Prevalence of Human Papillomavirus in Breast Cancer: A Systematic Review

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Abstract

Objective

We performed a systematic review and meta-analyses to estimate the prevalence of human papillomavirus (HPV) in breast carcinoma and to explore the reasons for the ongoing controversies about this issue.

Materials and Methods

A comprehensive search of the Cochrane Library, MEDLINE, CANCERLIT, LILACS, and EMBASE databases was performed for papers published from January 1990 to January 2011. The medical subject heading terms were searched for the following: breast neoplasm, breast lesions, breast cancer, and HPV or human papillomavirus. Statistical analysis was performed using REVMAN 5.0.

Results

Twenty-nine primary studies, including 2211 samples, were analyzed. Overall, HPV prevalence in patients with breast cancer was 23.0% (95% CI, 21.2%–24.8%). The prevalence of HPV ranged from 13.4% (95% CI, 10.2%–16%) in Europe to 42.9% (95% CI, 36.4%–49.4%) in North America and Australia. The prevalence of HPV in controls was 12.9%. Combinations of 9 case-control studies showed that breast cancer was associated with HPV (odds ratio, 5.9; 95% CI, 3.26–10.67).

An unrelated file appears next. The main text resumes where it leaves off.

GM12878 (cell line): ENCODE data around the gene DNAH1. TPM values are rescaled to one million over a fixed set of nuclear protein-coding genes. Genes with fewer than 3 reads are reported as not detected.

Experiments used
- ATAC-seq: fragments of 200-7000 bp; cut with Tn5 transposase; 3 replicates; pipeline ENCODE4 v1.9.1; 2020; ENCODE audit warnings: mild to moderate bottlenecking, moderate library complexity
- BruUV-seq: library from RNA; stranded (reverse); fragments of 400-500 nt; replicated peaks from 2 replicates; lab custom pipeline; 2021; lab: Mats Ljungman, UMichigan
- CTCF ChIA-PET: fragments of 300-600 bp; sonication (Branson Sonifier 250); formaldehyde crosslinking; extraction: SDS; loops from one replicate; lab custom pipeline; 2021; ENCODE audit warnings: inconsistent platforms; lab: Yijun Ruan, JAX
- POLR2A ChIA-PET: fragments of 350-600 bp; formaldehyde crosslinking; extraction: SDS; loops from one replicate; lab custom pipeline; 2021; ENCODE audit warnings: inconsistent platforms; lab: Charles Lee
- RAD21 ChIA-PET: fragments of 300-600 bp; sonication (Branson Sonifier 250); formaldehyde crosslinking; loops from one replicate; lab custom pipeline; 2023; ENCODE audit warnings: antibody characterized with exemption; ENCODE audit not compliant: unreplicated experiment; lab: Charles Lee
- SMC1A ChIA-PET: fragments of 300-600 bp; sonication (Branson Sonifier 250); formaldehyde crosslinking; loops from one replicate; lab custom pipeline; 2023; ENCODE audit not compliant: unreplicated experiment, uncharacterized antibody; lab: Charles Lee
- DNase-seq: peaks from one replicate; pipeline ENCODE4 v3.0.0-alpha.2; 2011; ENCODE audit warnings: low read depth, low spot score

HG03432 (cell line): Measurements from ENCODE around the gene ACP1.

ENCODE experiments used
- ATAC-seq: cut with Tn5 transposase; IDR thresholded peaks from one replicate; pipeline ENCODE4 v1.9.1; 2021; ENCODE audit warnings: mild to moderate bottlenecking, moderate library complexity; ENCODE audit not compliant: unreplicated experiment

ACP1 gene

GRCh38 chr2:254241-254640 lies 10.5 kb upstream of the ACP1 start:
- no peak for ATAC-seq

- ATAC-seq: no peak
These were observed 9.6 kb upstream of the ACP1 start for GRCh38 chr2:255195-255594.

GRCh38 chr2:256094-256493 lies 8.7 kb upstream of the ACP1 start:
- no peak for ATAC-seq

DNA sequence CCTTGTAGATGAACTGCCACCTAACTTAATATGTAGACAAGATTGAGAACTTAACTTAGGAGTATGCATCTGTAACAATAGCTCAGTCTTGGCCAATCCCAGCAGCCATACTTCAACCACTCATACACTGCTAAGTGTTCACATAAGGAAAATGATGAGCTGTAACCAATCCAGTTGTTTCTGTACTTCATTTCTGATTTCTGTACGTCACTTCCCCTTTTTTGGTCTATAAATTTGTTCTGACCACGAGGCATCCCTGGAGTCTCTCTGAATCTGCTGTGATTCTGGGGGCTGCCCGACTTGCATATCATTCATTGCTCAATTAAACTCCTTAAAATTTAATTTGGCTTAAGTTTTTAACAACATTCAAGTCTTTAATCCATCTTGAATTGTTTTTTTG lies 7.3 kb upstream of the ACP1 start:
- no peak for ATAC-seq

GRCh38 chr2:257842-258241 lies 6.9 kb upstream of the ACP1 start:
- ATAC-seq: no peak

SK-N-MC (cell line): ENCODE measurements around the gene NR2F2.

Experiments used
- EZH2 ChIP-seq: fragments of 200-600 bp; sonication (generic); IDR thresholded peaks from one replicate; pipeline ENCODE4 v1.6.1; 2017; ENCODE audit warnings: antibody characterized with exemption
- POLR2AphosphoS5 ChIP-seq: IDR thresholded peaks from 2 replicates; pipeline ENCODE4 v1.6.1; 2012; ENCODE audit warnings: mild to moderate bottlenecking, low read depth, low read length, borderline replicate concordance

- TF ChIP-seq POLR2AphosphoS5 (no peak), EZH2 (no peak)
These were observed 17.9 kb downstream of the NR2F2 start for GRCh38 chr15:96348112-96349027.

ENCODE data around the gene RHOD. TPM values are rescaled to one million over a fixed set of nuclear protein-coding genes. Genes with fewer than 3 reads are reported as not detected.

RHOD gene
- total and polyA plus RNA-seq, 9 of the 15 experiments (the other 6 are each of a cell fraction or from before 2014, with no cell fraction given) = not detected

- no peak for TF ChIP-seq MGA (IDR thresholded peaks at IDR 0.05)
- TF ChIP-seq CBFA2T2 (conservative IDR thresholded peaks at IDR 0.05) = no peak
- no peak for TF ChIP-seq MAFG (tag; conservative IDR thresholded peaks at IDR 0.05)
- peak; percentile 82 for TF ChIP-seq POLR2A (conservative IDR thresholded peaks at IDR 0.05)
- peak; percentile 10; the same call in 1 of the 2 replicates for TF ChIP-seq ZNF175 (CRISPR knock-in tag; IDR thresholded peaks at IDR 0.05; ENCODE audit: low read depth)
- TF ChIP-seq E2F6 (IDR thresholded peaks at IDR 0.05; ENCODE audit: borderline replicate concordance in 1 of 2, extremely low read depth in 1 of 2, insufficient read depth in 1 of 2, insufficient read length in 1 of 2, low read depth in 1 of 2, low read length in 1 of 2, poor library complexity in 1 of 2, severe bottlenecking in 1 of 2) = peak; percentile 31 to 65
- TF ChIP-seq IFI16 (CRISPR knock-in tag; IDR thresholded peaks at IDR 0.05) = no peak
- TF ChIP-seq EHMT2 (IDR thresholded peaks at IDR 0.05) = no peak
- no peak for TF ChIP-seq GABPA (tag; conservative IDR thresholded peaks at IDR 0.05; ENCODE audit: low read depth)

Conclusion

We found a high prevalence of HPV DNA in breast cancer. There is strong evidence to suggest that HPV has an important role in the development of breast cancer.

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